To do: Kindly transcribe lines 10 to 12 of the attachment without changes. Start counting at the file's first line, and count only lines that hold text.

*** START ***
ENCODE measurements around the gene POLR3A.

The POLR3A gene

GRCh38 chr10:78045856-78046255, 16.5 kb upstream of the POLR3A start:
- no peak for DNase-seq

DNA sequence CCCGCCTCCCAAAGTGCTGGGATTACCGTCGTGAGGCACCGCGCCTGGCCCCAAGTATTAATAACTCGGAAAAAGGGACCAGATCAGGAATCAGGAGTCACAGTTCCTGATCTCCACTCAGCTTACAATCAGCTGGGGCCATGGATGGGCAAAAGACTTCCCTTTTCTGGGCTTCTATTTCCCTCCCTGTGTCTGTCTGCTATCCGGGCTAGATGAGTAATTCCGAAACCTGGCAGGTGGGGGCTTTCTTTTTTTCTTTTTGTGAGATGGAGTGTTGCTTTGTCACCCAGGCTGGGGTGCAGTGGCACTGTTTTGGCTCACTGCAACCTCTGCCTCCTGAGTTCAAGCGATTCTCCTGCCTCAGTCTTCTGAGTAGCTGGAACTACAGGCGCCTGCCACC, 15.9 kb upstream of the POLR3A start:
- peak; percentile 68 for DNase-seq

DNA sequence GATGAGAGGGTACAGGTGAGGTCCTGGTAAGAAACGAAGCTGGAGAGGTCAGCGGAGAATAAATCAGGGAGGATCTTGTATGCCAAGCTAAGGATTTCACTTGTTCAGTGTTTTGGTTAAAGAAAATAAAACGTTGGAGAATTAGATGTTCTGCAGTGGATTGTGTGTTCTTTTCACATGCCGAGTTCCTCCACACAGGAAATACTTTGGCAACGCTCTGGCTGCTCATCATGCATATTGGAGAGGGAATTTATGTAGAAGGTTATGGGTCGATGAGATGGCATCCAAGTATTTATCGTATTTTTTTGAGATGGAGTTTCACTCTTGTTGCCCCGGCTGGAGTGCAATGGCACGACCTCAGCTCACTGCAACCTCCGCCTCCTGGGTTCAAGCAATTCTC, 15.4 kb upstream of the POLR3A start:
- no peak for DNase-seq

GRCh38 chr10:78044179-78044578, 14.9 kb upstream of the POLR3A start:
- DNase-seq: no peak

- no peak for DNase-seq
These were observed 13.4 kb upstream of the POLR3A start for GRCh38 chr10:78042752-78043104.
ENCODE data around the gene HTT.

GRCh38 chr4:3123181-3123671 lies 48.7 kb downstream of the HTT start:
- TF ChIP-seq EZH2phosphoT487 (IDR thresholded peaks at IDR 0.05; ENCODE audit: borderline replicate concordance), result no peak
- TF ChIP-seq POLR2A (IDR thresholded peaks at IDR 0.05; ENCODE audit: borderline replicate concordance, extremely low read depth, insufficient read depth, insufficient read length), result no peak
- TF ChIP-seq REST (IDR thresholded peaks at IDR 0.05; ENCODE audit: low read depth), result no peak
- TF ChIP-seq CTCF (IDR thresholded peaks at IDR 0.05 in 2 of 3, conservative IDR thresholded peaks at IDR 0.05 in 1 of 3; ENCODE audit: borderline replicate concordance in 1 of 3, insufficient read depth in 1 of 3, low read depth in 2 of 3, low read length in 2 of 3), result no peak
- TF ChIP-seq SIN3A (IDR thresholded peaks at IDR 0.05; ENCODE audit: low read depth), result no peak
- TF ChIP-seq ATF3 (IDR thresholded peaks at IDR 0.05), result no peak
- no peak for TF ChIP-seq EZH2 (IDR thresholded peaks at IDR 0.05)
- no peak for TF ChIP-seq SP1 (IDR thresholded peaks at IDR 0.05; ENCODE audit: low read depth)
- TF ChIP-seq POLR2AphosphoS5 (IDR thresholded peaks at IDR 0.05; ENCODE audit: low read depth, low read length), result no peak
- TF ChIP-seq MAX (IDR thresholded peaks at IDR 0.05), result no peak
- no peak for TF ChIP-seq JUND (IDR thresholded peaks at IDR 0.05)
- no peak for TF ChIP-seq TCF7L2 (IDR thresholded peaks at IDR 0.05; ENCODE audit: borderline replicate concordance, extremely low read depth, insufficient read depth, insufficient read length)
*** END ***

- DNase-seq: no peak

- no peak for DNase-seq
These were observed 13.4 kb upstream of the POLR3A start for GRCh38 chr10:78042752-78043104.